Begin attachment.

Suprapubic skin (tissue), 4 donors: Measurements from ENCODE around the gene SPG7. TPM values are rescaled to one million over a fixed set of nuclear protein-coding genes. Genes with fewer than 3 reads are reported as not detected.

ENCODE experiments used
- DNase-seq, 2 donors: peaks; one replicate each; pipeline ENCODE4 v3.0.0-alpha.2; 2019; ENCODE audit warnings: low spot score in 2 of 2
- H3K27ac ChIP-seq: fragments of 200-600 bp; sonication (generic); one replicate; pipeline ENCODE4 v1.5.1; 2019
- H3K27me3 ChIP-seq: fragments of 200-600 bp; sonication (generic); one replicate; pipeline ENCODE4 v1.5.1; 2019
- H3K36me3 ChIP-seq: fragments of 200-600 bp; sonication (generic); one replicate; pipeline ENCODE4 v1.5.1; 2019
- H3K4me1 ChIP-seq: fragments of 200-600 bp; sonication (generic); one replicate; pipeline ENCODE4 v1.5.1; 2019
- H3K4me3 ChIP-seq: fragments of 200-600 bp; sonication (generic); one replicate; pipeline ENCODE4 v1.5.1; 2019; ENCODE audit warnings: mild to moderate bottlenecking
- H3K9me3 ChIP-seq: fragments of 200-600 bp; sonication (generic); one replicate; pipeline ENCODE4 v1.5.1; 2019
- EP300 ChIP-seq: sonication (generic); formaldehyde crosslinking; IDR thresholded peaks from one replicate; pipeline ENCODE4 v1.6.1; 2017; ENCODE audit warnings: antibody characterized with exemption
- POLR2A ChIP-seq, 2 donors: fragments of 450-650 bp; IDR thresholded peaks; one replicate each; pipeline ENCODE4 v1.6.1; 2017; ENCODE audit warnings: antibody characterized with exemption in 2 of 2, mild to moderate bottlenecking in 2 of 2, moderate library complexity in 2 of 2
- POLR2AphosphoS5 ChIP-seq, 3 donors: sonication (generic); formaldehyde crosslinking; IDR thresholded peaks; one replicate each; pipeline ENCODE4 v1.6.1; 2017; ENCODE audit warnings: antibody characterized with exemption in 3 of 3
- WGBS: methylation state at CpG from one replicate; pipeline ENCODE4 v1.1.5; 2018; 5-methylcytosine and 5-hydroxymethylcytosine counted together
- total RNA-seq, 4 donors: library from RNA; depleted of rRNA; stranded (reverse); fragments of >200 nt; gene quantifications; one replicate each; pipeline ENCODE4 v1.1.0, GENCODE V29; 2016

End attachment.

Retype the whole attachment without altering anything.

Suprapubic skin (tissue), 4 donors: Measurements from ENCODE around the gene SPG7. TPM values are rescaled to one million over a fixed set of nuclear protein-coding genes. Genes with fewer than 3 reads are reported as not detected.

ENCODE experiments used
- DNase-seq, 2 donors: peaks; one replicate each; pipeline ENCODE4 v3.0.0-alpha.2; 2019; ENCODE audit warnings: low spot score in 2 of 2
- H3K27ac ChIP-seq: fragments of 200-600 bp; sonication (generic); one replicate; pipeline ENCODE4 v1.5.1; 2019
- H3K27me3 ChIP-seq: fragments of 200-600 bp; sonication (generic); one replicate; pipeline ENCODE4 v1.5.1; 2019
- H3K36me3 ChIP-seq: fragments of 200-600 bp; sonication (generic); one replicate; pipeline ENCODE4 v1.5.1; 2019
- H3K4me1 ChIP-seq: fragments of 200-600 bp; sonication (generic); one replicate; pipeline ENCODE4 v1.5.1; 2019
- H3K4me3 ChIP-seq: fragments of 200-600 bp; sonication (generic); one replicate; pipeline ENCODE4 v1.5.1; 2019; ENCODE audit warnings: mild to moderate bottlenecking
- H3K9me3 ChIP-seq: fragments of 200-600 bp; sonication (generic); one replicate; pipeline ENCODE4 v1.5.1; 2019
- EP300 ChIP-seq: sonication (generic); formaldehyde crosslinking; IDR thresholded peaks from one replicate; pipeline ENCODE4 v1.6.1; 2017; ENCODE audit warnings: antibody characterized with exemption
- POLR2A ChIP-seq, 2 donors: fragments of 450-650 bp; IDR thresholded peaks; one replicate each; pipeline ENCODE4 v1.6.1; 2017; ENCODE audit warnings: antibody characterized with exemption in 2 of 2, mild to moderate bottlenecking in 2 of 2, moderate library complexity in 2 of 2
- POLR2AphosphoS5 ChIP-seq, 3 donors: sonication (generic); formaldehyde crosslinking; IDR thresholded peaks; one replicate each; pipeline ENCODE4 v1.6.1; 2017; ENCODE audit warnings: antibody characterized with exemption in 3 of 3
- WGBS: methylation state at CpG from one replicate; pipeline ENCODE4 v1.1.5; 2018; 5-methylcytosine and 5-hydroxymethylcytosine counted together
- total RNA-seq, 4 donors: library from RNA; depleted of rRNA; stranded (reverse); fragments of >200 nt; gene quantifications; one replicate each; pipeline ENCODE4 v1.1.0, GENCODE V29; 2016